Male Figure, early to mid–20th century
Asmat people, Munu village, New Guinea, Papua (Irian Jaya) Province, Indonesia
Wood, paint, fiber, shell, cassowary quills; H. 49 1/2 in. (125.7 cm)
The Michael C. Rockefeller Memorial Collection, Bequest of Nelson A. Rockefeller, 1979 (1979.206.1589)
Humans, trees, and wood sculpture are inseparably linked in the cosmology of the Asmat people of southwest New Guinea. The human body is equated both metaphorically and metaphysically with a tree: the legs and feet being the roots, the torso the trunk, the arms and hands the branches, and the head the fruit. In some origin traditions, humanity was born from wood figures carved by a primordial being named Fumeripits. Fumeripits built the first men's ceremonial house. However, he became lonesome living alone so he cut down trees and carved them into human figures, which he kept with him in the house for company. The lifeless figures did not relieve his loneliness so he made a drum. As he began to play the drum, the figures, whose elbows and knees were initially joined together, slowly came to life, becoming the first Asmat.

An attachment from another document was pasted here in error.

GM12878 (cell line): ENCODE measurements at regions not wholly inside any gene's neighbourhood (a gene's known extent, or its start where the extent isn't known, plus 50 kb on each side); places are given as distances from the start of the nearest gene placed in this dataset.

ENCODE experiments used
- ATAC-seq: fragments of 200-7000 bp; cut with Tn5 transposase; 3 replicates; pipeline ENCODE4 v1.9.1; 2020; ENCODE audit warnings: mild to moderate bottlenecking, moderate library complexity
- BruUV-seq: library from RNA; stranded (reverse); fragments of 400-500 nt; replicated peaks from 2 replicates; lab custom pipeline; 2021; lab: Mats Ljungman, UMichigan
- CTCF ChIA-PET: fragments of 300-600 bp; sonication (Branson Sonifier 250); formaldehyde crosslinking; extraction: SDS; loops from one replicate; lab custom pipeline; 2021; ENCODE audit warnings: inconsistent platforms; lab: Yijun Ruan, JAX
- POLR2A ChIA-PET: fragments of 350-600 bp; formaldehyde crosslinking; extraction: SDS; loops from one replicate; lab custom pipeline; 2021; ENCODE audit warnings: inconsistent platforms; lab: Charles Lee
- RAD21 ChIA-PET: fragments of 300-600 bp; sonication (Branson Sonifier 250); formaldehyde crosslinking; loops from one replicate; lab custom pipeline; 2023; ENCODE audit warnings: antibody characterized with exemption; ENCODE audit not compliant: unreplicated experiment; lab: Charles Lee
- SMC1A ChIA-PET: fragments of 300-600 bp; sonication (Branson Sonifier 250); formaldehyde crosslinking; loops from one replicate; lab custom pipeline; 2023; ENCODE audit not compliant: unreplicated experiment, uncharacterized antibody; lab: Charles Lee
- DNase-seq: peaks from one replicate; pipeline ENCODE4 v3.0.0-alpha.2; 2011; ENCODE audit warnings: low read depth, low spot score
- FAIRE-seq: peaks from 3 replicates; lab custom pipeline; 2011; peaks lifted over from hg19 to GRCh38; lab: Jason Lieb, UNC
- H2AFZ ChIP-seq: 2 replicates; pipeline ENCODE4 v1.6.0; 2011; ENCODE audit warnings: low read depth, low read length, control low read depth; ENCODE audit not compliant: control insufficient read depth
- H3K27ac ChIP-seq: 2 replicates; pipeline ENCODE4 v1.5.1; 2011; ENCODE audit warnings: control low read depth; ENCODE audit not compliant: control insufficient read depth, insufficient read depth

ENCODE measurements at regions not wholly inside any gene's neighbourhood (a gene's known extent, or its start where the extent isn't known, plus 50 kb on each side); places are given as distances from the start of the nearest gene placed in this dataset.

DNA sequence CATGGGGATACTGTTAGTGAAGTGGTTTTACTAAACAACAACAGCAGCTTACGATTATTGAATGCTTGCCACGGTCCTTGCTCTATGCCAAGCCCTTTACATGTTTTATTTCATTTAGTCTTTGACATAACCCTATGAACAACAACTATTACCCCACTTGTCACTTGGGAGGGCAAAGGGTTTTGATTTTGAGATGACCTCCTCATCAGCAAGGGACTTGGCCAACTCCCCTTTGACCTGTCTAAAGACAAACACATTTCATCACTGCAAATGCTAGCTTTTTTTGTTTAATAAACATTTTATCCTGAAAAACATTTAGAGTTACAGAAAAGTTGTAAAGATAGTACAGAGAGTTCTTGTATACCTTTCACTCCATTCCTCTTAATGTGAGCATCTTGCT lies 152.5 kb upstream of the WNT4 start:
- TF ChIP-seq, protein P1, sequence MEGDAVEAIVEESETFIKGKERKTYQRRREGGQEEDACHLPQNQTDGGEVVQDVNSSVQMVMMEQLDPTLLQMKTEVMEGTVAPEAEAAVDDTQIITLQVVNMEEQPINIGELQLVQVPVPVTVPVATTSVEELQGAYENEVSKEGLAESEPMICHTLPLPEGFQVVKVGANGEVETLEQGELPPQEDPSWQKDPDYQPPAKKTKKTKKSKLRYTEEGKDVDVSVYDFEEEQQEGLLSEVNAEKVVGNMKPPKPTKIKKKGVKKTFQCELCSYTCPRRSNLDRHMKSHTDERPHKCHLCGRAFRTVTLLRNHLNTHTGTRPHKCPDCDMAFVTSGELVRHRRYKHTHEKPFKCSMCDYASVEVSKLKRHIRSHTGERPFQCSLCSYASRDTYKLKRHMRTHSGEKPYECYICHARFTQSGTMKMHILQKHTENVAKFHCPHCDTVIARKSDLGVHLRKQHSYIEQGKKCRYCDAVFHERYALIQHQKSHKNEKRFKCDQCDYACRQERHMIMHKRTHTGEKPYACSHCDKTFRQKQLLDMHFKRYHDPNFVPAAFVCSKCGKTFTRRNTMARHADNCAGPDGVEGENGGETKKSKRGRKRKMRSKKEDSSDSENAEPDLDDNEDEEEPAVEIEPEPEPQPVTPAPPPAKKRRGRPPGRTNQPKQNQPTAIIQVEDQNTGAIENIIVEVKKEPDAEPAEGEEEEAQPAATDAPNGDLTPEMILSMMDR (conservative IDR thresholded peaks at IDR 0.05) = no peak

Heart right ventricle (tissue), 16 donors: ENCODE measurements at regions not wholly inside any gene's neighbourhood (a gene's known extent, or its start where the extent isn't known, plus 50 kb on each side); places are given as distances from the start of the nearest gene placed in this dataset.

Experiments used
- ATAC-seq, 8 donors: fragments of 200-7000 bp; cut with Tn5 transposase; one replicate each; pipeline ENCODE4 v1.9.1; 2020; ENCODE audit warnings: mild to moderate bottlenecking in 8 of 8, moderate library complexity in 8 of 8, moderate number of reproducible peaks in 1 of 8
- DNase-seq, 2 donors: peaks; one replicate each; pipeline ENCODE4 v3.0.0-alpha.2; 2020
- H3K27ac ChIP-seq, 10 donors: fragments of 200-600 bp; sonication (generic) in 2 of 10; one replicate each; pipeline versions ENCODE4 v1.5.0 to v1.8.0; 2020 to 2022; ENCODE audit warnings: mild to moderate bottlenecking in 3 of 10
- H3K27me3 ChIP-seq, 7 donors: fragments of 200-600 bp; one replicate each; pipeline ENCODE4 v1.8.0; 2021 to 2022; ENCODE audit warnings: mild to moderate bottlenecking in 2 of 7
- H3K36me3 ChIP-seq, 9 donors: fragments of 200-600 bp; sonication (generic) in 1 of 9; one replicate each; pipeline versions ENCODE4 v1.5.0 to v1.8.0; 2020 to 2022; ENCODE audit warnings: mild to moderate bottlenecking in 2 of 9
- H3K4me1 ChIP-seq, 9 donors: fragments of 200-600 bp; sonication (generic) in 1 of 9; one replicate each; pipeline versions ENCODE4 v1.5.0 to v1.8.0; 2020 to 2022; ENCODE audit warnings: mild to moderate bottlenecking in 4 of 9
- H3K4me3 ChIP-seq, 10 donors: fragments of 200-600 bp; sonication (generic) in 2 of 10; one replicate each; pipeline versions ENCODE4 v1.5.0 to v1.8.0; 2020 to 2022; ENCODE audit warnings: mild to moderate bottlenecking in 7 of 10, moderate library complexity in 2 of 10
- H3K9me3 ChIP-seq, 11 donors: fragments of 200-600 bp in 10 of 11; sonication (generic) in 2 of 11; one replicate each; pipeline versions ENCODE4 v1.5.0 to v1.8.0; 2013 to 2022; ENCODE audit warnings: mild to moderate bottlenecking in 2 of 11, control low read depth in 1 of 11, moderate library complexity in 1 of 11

Almost all human images in Asmat art depict recent ancestors, whose names they bear. Freestanding ancestor figures, such as this one, were created in some areas for ceremonies celebrating the inauguration of a new men's ceremonial house. During the rites, performers reenacted the origin of humanity, dancing with intentional awkwardness to simulate the movements of the first humans, whose elbows and knees had just become separated. Although it represents a recent ancestor, the imagery of this figure, its elbows and knees joined by tabs of wood, likely refers to this episode from the origin of humanity. The form and posture of the figure also resemble a praying mantis, a creature that was viewed by the Asmat as a symbol of the former practice of headhunting since the female at times beheads the male during mating.